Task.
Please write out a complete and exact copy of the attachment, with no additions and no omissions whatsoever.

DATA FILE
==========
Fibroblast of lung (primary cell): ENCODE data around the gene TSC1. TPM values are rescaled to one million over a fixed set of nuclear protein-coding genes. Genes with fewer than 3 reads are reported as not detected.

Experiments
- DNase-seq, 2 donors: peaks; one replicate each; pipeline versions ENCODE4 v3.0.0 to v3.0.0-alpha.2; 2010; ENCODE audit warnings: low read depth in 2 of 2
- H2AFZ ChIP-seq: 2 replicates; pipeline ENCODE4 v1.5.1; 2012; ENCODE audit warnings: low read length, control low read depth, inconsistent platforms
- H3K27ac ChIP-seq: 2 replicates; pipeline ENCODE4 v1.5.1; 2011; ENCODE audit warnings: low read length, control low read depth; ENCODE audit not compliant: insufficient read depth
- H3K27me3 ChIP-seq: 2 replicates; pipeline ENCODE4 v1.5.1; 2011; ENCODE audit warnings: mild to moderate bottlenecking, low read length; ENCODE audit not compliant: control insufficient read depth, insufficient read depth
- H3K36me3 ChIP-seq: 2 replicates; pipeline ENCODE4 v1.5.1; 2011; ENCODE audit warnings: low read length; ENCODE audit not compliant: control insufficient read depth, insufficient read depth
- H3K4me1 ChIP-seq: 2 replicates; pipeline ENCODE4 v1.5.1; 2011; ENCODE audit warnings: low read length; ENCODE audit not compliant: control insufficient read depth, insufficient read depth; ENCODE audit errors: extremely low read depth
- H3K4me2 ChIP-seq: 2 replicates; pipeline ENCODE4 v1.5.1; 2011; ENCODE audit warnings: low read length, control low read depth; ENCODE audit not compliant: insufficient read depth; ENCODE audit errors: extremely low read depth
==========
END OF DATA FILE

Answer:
Fibroblast of lung (primary cell): ENCODE data around the gene TSC1. TPM values are rescaled to one million over a fixed set of nuclear protein-coding genes. Genes with fewer than 3 reads are reported as not detected.

Experiments
- DNase-seq, 2 donors: peaks; one replicate each; pipeline versions ENCODE4 v3.0.0 to v3.0.0-alpha.2; 2010; ENCODE audit warnings: low read depth in 2 of 2
- H2AFZ ChIP-seq: 2 replicates; pipeline ENCODE4 v1.5.1; 2012; ENCODE audit warnings: low read length, control low read depth, inconsistent platforms
- H3K27ac ChIP-seq: 2 replicates; pipeline ENCODE4 v1.5.1; 2011; ENCODE audit warnings: low read length, control low read depth; ENCODE audit not compliant: insufficient read depth
- H3K27me3 ChIP-seq: 2 replicates; pipeline ENCODE4 v1.5.1; 2011; ENCODE audit warnings: mild to moderate bottlenecking, low read length; ENCODE audit not compliant: control insufficient read depth, insufficient read depth
- H3K36me3 ChIP-seq: 2 replicates; pipeline ENCODE4 v1.5.1; 2011; ENCODE audit warnings: low read length; ENCODE audit not compliant: control insufficient read depth, insufficient read depth
- H3K4me1 ChIP-seq: 2 replicates; pipeline ENCODE4 v1.5.1; 2011; ENCODE audit warnings: low read length; ENCODE audit not compliant: control insufficient read depth, insufficient read depth; ENCODE audit errors: extremely low read depth
- H3K4me2 ChIP-seq: 2 replicates; pipeline ENCODE4 v1.5.1; 2011; ENCODE audit warnings: low read length, control low read depth; ENCODE audit not compliant: insufficient read depth; ENCODE audit errors: extremely low read depth